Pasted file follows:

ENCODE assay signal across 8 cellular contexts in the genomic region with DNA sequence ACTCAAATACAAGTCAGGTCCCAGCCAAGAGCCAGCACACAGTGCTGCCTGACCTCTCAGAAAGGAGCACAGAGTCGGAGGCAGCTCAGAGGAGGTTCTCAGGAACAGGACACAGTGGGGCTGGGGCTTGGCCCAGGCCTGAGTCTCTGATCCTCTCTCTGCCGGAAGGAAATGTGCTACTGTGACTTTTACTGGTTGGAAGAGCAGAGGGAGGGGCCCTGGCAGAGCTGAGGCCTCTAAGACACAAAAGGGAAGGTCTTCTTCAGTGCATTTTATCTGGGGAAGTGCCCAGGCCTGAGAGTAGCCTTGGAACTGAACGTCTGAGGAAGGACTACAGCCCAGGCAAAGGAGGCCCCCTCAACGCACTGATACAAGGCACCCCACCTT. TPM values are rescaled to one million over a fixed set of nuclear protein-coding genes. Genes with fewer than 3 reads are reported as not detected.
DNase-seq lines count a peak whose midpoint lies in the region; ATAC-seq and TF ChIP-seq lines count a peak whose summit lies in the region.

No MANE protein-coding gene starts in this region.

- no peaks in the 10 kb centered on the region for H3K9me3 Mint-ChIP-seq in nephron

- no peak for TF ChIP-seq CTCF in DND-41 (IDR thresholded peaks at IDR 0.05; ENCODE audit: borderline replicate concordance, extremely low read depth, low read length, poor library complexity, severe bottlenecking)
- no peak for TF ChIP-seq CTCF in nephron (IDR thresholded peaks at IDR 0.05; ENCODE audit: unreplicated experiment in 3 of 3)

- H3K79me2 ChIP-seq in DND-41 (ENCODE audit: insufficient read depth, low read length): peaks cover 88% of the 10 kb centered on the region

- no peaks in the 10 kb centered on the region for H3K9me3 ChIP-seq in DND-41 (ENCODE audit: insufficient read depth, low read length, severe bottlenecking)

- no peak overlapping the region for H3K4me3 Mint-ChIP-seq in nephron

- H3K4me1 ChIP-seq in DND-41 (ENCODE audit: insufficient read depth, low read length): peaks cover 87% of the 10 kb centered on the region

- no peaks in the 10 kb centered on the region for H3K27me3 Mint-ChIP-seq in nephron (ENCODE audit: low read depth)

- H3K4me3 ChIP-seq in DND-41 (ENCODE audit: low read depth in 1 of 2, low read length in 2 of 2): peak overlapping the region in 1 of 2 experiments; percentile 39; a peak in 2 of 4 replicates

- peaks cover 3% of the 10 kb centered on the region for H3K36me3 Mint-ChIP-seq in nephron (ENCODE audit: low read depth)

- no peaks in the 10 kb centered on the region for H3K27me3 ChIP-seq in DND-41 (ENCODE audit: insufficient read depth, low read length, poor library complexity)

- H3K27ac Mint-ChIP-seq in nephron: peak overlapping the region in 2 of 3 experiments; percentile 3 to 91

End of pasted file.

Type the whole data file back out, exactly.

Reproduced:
ENCODE assay signal across 8 cellular contexts in the genomic region with DNA sequence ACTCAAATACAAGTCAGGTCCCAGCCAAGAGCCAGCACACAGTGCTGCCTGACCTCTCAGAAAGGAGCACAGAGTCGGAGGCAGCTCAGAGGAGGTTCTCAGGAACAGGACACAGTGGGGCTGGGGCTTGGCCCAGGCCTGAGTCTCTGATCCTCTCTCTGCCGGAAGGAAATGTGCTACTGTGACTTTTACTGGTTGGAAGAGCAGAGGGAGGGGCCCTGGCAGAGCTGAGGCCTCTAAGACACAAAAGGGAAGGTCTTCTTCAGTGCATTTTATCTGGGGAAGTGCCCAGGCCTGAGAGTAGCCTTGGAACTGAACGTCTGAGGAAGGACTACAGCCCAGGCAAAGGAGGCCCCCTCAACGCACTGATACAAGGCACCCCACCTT. TPM values are rescaled to one million over a fixed set of nuclear protein-coding genes. Genes with fewer than 3 reads are reported as not detected.
DNase-seq lines count a peak whose midpoint lies in the region; ATAC-seq and TF ChIP-seq lines count a peak whose summit lies in the region.

No MANE protein-coding gene starts in this region.

- no peaks in the 10 kb centered on the region for H3K9me3 Mint-ChIP-seq in nephron

- no peak for TF ChIP-seq CTCF in DND-41 (IDR thresholded peaks at IDR 0.05; ENCODE audit: borderline replicate concordance, extremely low read depth, low read length, poor library complexity, severe bottlenecking)
- no peak for TF ChIP-seq CTCF in nephron (IDR thresholded peaks at IDR 0.05; ENCODE audit: unreplicated experiment in 3 of 3)

- H3K79me2 ChIP-seq in DND-41 (ENCODE audit: insufficient read depth, low read length): peaks cover 88% of the 10 kb centered on the region

- no peaks in the 10 kb centered on the region for H3K9me3 ChIP-seq in DND-41 (ENCODE audit: insufficient read depth, low read length, severe bottlenecking)

- no peak overlapping the region for H3K4me3 Mint-ChIP-seq in nephron

- H3K4me1 ChIP-seq in DND-41 (ENCODE audit: insufficient read depth, low read length): peaks cover 87% of the 10 kb centered on the region

- no peaks in the 10 kb centered on the region for H3K27me3 Mint-ChIP-seq in nephron (ENCODE audit: low read depth)

- H3K4me3 ChIP-seq in DND-41 (ENCODE audit: low read depth in 1 of 2, low read length in 2 of 2): peak overlapping the region in 1 of 2 experiments; percentile 39; a peak in 2 of 4 replicates

- peaks cover 3% of the 10 kb centered on the region for H3K36me3 Mint-ChIP-seq in nephron (ENCODE audit: low read depth)

- no peaks in the 10 kb centered on the region for H3K27me3 ChIP-seq in DND-41 (ENCODE audit: insufficient read depth, low read length, poor library complexity)

- H3K27ac Mint-ChIP-seq in nephron: peak overlapping the region in 2 of 3 experiments; percentile 3 to 91